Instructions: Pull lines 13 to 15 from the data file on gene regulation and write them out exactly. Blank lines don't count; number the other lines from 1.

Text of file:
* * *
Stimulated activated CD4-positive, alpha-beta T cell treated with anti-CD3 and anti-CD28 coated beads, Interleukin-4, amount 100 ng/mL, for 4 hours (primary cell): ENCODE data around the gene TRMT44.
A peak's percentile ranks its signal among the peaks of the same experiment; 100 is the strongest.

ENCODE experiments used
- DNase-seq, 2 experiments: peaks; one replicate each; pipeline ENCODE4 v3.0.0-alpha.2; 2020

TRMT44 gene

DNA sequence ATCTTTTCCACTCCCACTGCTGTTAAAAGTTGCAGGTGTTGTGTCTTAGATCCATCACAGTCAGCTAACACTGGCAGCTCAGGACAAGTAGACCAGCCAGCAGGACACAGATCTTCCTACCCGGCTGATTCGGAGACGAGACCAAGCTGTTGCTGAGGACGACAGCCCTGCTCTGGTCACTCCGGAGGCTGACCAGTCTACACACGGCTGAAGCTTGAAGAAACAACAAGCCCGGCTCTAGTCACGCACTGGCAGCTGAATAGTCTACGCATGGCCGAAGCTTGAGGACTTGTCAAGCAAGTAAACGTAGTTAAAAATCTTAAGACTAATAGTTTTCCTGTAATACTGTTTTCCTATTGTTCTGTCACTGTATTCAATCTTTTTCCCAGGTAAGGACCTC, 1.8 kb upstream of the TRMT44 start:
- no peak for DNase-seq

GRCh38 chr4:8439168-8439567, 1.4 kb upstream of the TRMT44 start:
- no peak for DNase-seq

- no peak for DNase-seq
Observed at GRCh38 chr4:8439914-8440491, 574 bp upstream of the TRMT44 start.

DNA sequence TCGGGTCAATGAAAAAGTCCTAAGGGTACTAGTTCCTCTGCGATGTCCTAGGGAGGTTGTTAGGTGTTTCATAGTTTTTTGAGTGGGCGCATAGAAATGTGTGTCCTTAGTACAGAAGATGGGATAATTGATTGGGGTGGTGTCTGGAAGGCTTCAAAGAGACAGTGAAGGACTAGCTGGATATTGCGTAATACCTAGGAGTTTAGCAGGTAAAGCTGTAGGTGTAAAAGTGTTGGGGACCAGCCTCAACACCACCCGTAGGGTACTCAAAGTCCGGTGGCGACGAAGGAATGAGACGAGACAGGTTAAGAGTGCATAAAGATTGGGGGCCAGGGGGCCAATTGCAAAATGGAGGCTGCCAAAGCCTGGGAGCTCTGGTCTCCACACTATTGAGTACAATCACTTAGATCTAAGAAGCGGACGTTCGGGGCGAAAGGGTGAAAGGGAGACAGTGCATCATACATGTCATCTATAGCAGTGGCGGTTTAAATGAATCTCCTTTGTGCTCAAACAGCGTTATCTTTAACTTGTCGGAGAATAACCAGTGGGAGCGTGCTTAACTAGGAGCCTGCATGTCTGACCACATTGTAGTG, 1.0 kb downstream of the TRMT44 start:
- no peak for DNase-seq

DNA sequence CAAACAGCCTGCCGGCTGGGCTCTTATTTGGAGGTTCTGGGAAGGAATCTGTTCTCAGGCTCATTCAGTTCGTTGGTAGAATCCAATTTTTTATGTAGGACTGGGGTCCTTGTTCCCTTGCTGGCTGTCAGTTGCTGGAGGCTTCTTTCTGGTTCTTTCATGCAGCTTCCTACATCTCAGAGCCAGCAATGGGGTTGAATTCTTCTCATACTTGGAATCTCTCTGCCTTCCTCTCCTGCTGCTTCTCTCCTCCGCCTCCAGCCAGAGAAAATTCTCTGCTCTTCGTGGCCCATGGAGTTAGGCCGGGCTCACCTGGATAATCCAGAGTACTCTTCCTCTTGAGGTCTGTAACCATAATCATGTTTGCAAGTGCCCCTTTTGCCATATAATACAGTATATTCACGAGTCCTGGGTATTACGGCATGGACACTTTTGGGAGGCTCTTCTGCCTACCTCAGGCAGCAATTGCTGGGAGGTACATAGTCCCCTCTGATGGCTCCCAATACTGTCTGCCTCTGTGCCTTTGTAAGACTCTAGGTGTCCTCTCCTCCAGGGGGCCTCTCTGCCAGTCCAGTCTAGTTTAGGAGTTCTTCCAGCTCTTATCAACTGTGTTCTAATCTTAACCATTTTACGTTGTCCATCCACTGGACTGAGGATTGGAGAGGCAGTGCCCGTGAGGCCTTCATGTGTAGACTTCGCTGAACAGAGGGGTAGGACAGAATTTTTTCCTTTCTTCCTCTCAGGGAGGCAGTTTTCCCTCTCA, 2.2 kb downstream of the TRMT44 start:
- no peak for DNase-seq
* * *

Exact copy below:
- no peak for DNase-seq

DNA sequence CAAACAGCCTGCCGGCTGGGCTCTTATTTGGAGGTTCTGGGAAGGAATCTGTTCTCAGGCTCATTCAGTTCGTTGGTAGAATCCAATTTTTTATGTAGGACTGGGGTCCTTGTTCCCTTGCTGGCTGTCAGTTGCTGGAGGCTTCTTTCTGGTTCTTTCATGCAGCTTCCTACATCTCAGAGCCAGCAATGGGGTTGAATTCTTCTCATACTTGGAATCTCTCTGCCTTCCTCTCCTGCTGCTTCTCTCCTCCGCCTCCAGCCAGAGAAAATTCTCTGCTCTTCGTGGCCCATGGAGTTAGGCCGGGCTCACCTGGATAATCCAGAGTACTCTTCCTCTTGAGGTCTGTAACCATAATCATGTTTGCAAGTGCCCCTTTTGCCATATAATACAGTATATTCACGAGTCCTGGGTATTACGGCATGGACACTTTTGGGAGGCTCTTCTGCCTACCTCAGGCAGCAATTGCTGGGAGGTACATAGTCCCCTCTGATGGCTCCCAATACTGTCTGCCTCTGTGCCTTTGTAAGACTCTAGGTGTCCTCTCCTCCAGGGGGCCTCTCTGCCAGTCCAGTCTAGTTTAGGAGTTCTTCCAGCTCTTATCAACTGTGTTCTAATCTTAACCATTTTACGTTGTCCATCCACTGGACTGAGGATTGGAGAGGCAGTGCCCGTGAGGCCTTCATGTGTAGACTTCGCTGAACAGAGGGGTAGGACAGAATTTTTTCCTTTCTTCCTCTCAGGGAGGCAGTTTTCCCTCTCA, 2.2 kb downstream of the TRMT44 start:
- no peak for DNase-seq